TPMA Outlook: Where Did Kmart Go Wrong?
By Bob Houk
Through a special arrangement, presented here for discussion is
a summary of an article from TPMA Outlook, the weekly newsletter for
Trade Promotion Management Associates.
An interesting article in dbusiness,
the Detroit business magazine, attempts to explain how Kmart blew the huge
lead it had in the discount channel and collapsed into bankruptcy. The article
is based on opinions from former managers and executives whose non-disclosure
agreements have expired. As such, it needs to be read with caution — anybody
in such a position will naturally look back and say, "None
of that would have happened if they had just listened to me." But nonetheless,
the article makes for fascinating reading to anyone involved in channel issues.
It’s much too long to summarize in any detail, so I’ll
just bullet-point some of the main problems the Kmart veterans present:
- The company was insular and inbred. From the earliest days into the eighties,
no outsider was hired into the executive ranks.
- They underestimated the competition (perhaps a result of the previous point). "I
remember an executive meeting where they said, ‘Wal-Mart is a regional
discounter, leave them alone.’"
- Their logistics were inferior. One of the executives compared them unfavorably
to Wal-Mart. "Wal-Mart developed systems for ordering on-time merchandising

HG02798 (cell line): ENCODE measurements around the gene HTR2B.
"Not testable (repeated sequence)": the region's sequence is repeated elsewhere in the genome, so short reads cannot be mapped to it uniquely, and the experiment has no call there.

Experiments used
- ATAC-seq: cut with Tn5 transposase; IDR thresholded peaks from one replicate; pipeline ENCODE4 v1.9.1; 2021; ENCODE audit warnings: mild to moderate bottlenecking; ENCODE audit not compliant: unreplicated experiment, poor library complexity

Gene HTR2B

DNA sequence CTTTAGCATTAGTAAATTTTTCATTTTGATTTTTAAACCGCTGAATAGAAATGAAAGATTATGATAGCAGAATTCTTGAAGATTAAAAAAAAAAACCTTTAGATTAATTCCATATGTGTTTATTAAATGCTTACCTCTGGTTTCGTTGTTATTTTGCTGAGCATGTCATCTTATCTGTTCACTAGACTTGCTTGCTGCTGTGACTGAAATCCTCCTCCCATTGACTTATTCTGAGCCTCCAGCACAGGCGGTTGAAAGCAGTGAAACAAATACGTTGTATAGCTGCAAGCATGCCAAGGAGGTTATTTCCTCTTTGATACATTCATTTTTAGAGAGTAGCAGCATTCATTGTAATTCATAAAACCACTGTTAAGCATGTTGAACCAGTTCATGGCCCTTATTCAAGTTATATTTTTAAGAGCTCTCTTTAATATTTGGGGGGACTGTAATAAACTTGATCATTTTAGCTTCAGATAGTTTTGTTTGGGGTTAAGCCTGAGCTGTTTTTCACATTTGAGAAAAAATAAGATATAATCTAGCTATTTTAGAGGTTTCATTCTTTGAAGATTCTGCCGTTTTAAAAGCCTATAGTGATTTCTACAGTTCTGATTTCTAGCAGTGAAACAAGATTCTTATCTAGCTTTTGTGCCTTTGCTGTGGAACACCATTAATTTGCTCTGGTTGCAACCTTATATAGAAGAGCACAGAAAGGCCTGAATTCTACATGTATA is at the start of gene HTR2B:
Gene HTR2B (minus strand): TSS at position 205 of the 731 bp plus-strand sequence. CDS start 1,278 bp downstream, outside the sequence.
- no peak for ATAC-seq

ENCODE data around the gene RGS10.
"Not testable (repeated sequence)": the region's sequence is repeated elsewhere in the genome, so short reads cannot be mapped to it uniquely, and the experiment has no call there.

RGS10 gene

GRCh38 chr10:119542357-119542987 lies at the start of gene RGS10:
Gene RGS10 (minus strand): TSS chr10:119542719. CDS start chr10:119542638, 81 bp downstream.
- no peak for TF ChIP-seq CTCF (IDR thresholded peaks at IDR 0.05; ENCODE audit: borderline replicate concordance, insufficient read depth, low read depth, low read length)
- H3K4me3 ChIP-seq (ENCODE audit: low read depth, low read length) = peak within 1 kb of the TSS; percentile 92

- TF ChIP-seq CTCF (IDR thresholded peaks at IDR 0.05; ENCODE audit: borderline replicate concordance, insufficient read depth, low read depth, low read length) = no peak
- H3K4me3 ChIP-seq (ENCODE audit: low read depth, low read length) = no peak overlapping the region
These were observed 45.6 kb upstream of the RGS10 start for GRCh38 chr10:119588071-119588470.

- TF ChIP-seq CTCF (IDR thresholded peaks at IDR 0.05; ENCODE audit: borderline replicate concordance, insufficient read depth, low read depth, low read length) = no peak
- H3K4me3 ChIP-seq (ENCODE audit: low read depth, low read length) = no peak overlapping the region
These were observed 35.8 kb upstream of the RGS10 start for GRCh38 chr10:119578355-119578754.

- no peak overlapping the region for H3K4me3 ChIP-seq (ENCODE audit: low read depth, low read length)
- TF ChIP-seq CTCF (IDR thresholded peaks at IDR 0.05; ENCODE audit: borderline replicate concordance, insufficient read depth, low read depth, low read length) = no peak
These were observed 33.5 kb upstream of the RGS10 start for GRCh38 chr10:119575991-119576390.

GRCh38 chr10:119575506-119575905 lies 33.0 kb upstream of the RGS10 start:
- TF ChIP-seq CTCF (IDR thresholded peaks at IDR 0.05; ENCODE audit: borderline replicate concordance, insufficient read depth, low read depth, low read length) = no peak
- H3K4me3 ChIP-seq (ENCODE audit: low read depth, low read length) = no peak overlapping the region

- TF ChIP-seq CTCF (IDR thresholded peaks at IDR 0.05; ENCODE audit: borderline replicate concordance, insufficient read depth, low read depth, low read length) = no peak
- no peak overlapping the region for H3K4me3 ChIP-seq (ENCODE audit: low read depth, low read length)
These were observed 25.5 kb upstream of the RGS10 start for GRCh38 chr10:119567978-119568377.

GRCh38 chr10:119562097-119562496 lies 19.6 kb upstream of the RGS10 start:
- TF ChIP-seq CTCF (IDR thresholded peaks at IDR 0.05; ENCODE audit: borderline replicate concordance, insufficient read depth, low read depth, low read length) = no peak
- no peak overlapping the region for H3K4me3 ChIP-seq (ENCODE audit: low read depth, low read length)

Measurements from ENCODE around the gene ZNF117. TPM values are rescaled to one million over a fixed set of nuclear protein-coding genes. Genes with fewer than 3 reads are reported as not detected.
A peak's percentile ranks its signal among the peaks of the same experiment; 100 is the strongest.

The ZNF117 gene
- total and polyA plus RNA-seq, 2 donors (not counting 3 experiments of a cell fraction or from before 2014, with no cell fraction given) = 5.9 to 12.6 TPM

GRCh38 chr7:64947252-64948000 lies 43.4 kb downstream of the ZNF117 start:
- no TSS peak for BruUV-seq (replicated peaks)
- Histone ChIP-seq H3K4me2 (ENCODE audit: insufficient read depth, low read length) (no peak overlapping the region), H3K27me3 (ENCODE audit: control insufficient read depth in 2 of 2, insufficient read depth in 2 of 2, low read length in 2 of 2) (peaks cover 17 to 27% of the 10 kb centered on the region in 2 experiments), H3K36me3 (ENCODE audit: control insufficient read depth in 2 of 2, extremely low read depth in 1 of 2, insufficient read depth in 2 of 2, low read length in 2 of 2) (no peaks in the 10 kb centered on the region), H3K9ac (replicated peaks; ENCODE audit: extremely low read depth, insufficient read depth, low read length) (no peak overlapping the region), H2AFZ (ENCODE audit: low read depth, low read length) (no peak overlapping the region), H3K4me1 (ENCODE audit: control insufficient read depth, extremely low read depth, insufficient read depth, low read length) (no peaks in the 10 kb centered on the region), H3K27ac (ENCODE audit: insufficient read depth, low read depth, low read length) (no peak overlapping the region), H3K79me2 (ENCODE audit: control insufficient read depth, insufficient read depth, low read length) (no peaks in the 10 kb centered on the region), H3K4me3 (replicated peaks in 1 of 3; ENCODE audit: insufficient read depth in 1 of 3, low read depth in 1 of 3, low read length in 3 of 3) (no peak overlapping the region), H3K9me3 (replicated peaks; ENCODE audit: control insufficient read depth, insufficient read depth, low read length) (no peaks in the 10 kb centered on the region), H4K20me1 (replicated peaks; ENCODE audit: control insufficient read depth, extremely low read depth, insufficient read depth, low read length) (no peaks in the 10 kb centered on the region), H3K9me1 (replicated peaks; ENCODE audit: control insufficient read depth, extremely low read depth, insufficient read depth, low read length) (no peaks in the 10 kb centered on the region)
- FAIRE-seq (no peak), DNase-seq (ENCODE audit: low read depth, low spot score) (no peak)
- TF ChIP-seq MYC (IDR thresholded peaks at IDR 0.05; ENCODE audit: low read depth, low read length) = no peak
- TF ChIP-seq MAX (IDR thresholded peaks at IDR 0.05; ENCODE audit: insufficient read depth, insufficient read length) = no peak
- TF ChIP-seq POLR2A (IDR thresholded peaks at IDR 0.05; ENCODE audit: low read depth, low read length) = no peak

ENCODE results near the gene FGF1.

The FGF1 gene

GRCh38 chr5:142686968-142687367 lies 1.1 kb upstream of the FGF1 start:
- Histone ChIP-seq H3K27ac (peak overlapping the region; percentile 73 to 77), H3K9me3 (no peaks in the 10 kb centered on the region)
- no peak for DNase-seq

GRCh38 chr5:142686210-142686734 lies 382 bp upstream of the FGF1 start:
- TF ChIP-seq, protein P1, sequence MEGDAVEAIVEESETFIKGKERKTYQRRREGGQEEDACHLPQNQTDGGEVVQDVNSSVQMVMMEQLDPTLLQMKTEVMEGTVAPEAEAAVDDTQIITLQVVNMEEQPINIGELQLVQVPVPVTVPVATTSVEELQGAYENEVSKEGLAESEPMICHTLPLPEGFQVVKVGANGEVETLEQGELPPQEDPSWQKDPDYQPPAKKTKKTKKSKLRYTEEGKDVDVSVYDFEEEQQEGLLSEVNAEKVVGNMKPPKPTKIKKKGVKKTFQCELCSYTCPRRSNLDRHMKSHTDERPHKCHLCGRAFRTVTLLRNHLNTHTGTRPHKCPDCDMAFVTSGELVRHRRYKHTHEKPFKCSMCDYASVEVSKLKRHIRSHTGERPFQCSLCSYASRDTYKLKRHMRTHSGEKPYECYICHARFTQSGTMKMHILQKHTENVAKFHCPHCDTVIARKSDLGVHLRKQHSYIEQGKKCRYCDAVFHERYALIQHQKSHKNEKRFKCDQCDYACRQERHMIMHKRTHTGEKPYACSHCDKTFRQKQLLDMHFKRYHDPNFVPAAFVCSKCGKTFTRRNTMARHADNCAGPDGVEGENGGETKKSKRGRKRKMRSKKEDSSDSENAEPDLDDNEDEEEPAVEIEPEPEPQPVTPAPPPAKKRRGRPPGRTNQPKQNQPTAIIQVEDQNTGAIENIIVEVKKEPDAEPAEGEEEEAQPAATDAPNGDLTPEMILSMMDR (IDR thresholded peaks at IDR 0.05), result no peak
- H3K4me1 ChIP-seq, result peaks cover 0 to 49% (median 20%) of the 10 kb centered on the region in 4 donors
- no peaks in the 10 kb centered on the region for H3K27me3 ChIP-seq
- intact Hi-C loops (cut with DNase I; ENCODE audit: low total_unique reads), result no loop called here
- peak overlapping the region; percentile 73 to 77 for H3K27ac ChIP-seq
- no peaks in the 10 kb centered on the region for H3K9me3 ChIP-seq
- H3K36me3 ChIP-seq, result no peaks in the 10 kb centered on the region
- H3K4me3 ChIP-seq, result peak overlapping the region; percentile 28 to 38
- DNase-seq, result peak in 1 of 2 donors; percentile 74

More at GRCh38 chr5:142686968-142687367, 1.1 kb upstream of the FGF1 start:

(in the mid-1970s), and spent a lot of money on that. And their transportation
systems were just unbelievable. They figured out how to get product to the
stores a lot quicker."
- Merchants had compensation structures based on perverse incentives. Once
such was ‘theoretical gross’ – calculations of the profitability
of a SKU were based on its full mark-up, rather than on its actual selling
price. Thus, over-priced items which had to be severely marked down at the
store level continued to be carried because they were contributing mightily
to the buyer’s theoretical gross.
- Because they used gross margin percentages instead of sales per square
foot as their primary measure, Kmart often stocked high-margin SKUs in many
categories and gave less space to high-volume items. An executive cites deodorants,
where he said Kmart carried 80-100 SKUs, with the data showing that they
were often out of stock on the top brands. He said "he could guarantee
that the top-five-selling deodorants would be out of stock by 8 p.m. on Sunday
because there wasn’t enough shelf space allocated to cover the volume
of their sales over the weekend."
- They ignored data. When one of the early scanner reports showed that much
of the candy in the stores was selling below cost, the report was tossed
aside. "The divisional manager said to me, ‘You cannot issue
that report.’ She said it was obviously flawed." It took two
more years of data before change came to the candy aisle.
Discussion Questions: In hindsight, what were the main reasons that Kmart
lost its leadership position in the discount channel? Where do you see the
most important lessons for other retail chains?